Thursday, January 7, 2010

Bruni's Book

I just finished reading "Born Round: The Secret History of a Full-Time Eater," by Frank Bruni, an acquaintance of mine from work. If you've ever wrestled with food issues, or been curious about people who develop fraught relationships with food and weight, you should definitely read this book. It's a memoir with the author's struggle to control his own weight as its central theme, but it's also a touching reminiscence about his family, the various stages of his career and his love life. ("Watch out for the PG-13 parts," Frank jokingly wrote when he signed the book for me.)

I've never been overweight, at least not significantly, but I did go through a period in the very early 1990s when I was obsessed with food and exercise, on a level that put me at the threshold of an eating disorder. When I look at pictures from that period I'm alarmed at how skinny I was. Newly vegetarian, I took great pains to avoid any fat in my diet and bicycled about 60 miles a week. I was struggling with several issues back then, including professional boredom and an unrequited but fierce love for a close friend -- and all that angst wound up being subverted and expressed in my diet and exercise. Controlling my diet became a way that I could control my otherwise unsatisfying life.

So I can appreciate the complex relationship some people have to food. Frank's relationship was different, in that he struggled with being too heavy rather than too light -- and yet, I think he would see similarities in the underlying need to get emotional and personal satisfaction through eating (or not eating, in my case).

What cured me of my food drama was transforming my life. I quit my job, joined the Peace Corps and moved to the other side of the planet, far away from my angst-producing friend. I didn't join for those reasons, but the move undoubtedly did me good. (Unfortunately, the angst-producing relationship continued for another eight or nine years, but that's another story.)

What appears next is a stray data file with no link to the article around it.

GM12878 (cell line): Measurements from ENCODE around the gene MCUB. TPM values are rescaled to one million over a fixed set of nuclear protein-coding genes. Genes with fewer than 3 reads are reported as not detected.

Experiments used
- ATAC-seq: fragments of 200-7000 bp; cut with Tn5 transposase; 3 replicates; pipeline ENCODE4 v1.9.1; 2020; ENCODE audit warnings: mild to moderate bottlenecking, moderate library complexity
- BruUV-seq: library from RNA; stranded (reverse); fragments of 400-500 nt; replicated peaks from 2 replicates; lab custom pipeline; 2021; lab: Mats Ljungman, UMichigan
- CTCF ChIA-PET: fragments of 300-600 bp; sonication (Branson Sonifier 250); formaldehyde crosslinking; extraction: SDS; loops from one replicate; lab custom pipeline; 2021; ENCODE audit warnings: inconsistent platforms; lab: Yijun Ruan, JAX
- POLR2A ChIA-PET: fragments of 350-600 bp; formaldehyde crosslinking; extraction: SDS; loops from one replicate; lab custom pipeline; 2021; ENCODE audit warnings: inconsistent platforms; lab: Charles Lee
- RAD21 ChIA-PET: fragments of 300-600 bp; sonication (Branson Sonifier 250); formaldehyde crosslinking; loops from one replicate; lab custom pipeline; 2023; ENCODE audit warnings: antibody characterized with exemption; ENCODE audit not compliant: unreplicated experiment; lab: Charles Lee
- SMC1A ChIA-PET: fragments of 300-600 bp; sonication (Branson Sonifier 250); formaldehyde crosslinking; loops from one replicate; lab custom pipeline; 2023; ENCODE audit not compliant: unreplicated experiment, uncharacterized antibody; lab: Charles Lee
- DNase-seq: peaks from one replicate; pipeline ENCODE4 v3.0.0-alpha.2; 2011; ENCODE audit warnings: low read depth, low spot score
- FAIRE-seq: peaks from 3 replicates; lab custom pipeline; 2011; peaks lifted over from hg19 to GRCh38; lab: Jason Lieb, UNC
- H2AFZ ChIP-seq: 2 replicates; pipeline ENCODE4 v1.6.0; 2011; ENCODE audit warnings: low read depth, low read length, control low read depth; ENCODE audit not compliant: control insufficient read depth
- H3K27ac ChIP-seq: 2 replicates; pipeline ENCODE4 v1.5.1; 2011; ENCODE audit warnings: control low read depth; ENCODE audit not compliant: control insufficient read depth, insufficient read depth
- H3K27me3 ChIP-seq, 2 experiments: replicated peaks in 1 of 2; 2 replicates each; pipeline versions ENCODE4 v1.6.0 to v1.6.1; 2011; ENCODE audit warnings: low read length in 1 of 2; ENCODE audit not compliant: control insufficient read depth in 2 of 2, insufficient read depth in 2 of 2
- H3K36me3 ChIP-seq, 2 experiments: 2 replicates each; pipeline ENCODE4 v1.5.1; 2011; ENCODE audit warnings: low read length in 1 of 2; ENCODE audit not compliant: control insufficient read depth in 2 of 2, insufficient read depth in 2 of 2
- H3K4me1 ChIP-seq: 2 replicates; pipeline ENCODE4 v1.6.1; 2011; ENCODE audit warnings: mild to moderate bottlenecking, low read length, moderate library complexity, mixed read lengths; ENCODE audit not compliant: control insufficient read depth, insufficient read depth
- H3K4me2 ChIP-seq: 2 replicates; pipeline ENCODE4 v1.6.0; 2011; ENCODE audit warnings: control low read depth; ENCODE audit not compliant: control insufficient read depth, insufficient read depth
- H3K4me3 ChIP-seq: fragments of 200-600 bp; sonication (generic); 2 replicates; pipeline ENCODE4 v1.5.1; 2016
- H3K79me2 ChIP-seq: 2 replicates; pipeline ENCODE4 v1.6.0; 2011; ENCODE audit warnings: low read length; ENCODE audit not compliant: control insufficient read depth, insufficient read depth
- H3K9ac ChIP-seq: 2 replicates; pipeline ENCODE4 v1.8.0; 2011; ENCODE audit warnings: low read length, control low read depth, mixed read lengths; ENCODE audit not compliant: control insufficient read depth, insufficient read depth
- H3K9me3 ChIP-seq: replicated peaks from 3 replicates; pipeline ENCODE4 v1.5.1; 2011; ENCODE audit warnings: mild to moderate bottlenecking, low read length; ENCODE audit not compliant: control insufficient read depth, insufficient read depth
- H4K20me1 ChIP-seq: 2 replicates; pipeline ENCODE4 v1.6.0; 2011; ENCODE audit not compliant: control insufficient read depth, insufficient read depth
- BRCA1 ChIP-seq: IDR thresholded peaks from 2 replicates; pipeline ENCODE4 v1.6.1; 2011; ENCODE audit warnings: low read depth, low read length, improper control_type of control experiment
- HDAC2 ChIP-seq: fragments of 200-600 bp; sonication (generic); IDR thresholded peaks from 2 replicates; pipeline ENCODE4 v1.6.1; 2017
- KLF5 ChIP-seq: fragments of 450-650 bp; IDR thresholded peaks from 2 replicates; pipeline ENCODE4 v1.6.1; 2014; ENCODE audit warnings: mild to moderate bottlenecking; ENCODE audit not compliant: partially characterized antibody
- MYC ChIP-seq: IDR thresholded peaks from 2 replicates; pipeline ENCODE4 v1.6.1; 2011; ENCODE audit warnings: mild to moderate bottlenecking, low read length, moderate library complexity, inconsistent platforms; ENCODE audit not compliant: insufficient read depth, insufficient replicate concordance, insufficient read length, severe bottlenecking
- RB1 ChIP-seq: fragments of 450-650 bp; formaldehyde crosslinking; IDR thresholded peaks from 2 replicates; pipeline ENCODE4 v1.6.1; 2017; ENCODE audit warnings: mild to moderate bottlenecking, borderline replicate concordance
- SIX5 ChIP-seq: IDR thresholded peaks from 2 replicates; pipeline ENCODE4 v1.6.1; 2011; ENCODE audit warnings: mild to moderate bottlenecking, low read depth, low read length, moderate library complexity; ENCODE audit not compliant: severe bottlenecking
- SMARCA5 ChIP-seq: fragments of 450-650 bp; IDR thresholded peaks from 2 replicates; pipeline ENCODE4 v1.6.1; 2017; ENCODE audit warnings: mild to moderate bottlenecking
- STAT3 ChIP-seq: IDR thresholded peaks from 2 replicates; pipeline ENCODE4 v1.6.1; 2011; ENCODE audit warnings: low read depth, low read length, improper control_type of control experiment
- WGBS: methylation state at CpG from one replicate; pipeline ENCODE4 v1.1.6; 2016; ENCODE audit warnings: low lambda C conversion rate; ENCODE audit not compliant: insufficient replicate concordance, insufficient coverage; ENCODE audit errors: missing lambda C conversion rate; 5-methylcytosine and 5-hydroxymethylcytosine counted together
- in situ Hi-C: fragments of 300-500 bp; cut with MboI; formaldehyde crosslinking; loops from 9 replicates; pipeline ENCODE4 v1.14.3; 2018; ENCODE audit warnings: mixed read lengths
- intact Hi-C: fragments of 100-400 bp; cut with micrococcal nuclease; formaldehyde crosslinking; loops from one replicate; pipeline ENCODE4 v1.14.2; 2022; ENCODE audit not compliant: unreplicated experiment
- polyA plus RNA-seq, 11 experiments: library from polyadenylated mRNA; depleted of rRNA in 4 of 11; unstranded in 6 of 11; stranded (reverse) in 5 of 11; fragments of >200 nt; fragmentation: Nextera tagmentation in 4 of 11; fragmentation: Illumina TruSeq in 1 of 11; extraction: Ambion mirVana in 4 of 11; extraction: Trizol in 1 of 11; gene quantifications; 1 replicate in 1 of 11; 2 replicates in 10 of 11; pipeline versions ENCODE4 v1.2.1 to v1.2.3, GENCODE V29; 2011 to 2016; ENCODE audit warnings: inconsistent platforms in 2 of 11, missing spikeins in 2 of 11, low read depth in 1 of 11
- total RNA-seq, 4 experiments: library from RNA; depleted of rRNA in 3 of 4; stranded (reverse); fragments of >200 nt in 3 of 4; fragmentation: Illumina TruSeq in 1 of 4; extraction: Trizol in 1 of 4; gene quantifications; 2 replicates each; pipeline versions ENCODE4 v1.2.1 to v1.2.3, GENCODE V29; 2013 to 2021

In Frank's case, he buckled down, began exercising diligently, and even became a restaurant critic -- a job that you'd think would be a minefield for someone with a tendency to overeat. But Frank used the job to impose order on his otherwise chaotic food intake, and he managed to keep his weight under control despite eating out daily -- sometimes more than once. Pretty amazing!

At any rate, I enjoyed the book. If you're looking for a good read, check it out.

(Photo: Lower East Side, on Monday.)


  1. It does sound like a good book.

    Isn't EVERYONE's relationship to food fraught? It's the basic building block of survival after all. No food and you die.

    Our societal obsession with weight really gets on my last nerve, but I see where it's coming from - from the cerebellum. It isn't rational.


  2. would have been a great book to have read with my bookgroup when we did our year of books about food (oct 2008-aug 2009)

    sounds interesting will have to put it on my list.

  3. Interesting. I have never had any issues with food and for that I am grateful. But I think it may be time to start looking more closely at what I put into my body. I guess I need an education there.

  4. An eating disorder is a painful thing both for the person who has it and for those who love that person and are powerless to do anything to help. I know all too well.

  5. I'm so jealous that you're an acquaintance of frank bruni. i couldn't put this book down because it's so relatable and his writing is incredibly engaging.

    ps. love the red door in the pic for this post